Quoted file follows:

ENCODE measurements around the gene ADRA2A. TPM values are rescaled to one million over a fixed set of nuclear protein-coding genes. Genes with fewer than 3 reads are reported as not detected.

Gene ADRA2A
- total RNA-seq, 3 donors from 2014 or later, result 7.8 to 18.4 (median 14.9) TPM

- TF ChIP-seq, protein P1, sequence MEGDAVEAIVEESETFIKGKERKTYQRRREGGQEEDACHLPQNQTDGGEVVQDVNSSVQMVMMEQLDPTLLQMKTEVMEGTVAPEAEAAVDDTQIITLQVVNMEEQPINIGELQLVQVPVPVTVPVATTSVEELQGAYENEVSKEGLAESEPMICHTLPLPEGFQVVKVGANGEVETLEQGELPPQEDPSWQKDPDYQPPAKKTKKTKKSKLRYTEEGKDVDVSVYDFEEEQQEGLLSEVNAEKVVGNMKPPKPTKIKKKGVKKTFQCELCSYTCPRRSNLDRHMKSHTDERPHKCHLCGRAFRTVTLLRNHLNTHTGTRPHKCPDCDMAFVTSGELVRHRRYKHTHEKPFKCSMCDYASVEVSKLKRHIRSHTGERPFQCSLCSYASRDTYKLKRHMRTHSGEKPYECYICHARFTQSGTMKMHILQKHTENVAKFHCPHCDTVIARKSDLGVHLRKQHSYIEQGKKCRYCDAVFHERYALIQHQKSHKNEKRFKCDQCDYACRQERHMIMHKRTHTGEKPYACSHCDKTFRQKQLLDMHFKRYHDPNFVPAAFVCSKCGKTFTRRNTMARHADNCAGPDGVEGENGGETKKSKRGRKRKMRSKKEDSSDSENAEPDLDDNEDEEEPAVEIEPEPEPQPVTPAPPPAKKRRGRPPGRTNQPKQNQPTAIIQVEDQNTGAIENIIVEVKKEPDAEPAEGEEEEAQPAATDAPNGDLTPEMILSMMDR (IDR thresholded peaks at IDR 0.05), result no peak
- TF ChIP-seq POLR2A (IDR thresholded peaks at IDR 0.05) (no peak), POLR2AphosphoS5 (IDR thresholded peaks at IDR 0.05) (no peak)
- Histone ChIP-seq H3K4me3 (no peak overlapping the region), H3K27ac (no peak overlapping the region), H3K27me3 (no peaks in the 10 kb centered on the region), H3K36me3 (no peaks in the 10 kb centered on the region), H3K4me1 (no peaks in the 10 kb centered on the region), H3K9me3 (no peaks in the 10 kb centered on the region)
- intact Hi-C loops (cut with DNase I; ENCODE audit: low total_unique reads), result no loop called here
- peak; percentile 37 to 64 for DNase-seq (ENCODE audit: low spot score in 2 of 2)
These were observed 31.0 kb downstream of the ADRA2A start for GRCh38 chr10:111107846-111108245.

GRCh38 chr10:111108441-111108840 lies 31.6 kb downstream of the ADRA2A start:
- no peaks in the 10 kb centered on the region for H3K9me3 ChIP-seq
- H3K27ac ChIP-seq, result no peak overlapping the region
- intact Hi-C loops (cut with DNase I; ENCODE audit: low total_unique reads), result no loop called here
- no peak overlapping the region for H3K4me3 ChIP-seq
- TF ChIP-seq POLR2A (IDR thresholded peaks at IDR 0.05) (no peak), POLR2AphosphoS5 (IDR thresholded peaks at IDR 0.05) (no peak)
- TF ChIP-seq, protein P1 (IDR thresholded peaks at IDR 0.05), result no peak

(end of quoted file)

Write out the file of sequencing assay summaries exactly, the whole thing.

ENCODE measurements around the gene ADRA2A. TPM values are rescaled to one million over a fixed set of nuclear protein-coding genes. Genes with fewer than 3 reads are reported as not detected.

Gene ADRA2A
- total RNA-seq, 3 donors from 2014 or later, result 7.8 to 18.4 (median 14.9) TPM

- TF ChIP-seq, protein P1, sequence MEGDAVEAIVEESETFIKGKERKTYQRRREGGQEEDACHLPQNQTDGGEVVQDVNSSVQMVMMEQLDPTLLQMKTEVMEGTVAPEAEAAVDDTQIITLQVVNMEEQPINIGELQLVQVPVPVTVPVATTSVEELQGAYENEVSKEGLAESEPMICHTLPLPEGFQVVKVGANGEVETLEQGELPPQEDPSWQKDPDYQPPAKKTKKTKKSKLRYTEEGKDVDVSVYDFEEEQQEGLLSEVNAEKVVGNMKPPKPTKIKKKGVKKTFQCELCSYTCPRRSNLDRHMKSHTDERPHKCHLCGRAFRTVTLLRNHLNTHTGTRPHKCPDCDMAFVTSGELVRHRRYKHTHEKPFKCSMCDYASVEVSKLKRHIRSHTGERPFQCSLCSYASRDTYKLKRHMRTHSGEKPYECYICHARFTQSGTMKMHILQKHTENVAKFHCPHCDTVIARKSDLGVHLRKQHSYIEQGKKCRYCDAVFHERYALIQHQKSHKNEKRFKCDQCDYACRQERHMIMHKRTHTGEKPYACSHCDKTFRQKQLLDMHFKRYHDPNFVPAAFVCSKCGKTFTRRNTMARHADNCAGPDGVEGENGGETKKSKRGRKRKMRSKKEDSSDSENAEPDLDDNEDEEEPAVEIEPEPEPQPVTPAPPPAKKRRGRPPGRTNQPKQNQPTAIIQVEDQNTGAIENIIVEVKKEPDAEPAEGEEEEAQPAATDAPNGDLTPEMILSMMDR (IDR thresholded peaks at IDR 0.05), result no peak
- TF ChIP-seq POLR2A (IDR thresholded peaks at IDR 0.05) (no peak), POLR2AphosphoS5 (IDR thresholded peaks at IDR 0.05) (no peak)
- Histone ChIP-seq H3K4me3 (no peak overlapping the region), H3K27ac (no peak overlapping the region), H3K27me3 (no peaks in the 10 kb centered on the region), H3K36me3 (no peaks in the 10 kb centered on the region), H3K4me1 (no peaks in the 10 kb centered on the region), H3K9me3 (no peaks in the 10 kb centered on the region)
- intact Hi-C loops (cut with DNase I; ENCODE audit: low total_unique reads), result no loop called here
- peak; percentile 37 to 64 for DNase-seq (ENCODE audit: low spot score in 2 of 2)
These were observed 31.0 kb downstream of the ADRA2A start for GRCh38 chr10:111107846-111108245.

GRCh38 chr10:111108441-111108840 lies 31.6 kb downstream of the ADRA2A start:
- no peaks in the 10 kb centered on the region for H3K9me3 ChIP-seq
- H3K27ac ChIP-seq, result no peak overlapping the region
- intact Hi-C loops (cut with DNase I; ENCODE audit: low total_unique reads), result no loop called here
- no peak overlapping the region for H3K4me3 ChIP-seq
- TF ChIP-seq POLR2A (IDR thresholded peaks at IDR 0.05) (no peak), POLR2AphosphoS5 (IDR thresholded peaks at IDR 0.05) (no peak)
- TF ChIP-seq, protein P1 (IDR thresholded peaks at IDR 0.05), result no peak